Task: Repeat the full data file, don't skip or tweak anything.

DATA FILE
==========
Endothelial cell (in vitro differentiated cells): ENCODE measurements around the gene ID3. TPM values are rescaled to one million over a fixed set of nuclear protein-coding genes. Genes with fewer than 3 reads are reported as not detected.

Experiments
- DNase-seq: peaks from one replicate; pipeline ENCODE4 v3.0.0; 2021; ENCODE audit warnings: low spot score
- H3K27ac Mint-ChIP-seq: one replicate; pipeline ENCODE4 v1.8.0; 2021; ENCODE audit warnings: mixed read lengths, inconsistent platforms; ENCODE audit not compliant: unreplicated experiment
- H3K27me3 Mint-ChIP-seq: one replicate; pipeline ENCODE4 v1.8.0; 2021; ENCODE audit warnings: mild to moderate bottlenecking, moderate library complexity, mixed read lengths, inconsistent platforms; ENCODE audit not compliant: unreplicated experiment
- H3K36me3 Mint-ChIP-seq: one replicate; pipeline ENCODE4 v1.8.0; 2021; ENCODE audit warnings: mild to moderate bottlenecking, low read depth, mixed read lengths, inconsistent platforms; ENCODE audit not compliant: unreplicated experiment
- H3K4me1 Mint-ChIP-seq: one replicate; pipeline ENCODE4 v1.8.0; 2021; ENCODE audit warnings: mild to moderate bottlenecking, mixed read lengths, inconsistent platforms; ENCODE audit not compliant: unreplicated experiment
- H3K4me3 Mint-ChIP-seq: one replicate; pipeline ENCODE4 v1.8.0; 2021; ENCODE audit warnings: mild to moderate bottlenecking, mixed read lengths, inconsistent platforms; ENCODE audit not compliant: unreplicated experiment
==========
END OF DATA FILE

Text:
Endothelial cell (in vitro differentiated cells): ENCODE measurements around the gene ID3. TPM values are rescaled to one million over a fixed set of nuclear protein-coding genes. Genes with fewer than 3 reads are reported as not detected.

Experiments
- DNase-seq: peaks from one replicate; pipeline ENCODE4 v3.0.0; 2021; ENCODE audit warnings: low spot score
- H3K27ac Mint-ChIP-seq: one replicate; pipeline ENCODE4 v1.8.0; 2021; ENCODE audit warnings: mixed read lengths, inconsistent platforms; ENCODE audit not compliant: unreplicated experiment
- H3K27me3 Mint-ChIP-seq: one replicate; pipeline ENCODE4 v1.8.0; 2021; ENCODE audit warnings: mild to moderate bottlenecking, moderate library complexity, mixed read lengths, inconsistent platforms; ENCODE audit not compliant: unreplicated experiment
- H3K36me3 Mint-ChIP-seq: one replicate; pipeline ENCODE4 v1.8.0; 2021; ENCODE audit warnings: mild to moderate bottlenecking, low read depth, mixed read lengths, inconsistent platforms; ENCODE audit not compliant: unreplicated experiment
- H3K4me1 Mint-ChIP-seq: one replicate; pipeline ENCODE4 v1.8.0; 2021; ENCODE audit warnings: mild to moderate bottlenecking, mixed read lengths, inconsistent platforms; ENCODE audit not compliant: unreplicated experiment
- H3K4me3 Mint-ChIP-seq: one replicate; pipeline ENCODE4 v1.8.0; 2021; ENCODE audit warnings: mild to moderate bottlenecking, mixed read lengths, inconsistent platforms; ENCODE audit not compliant: unreplicated experiment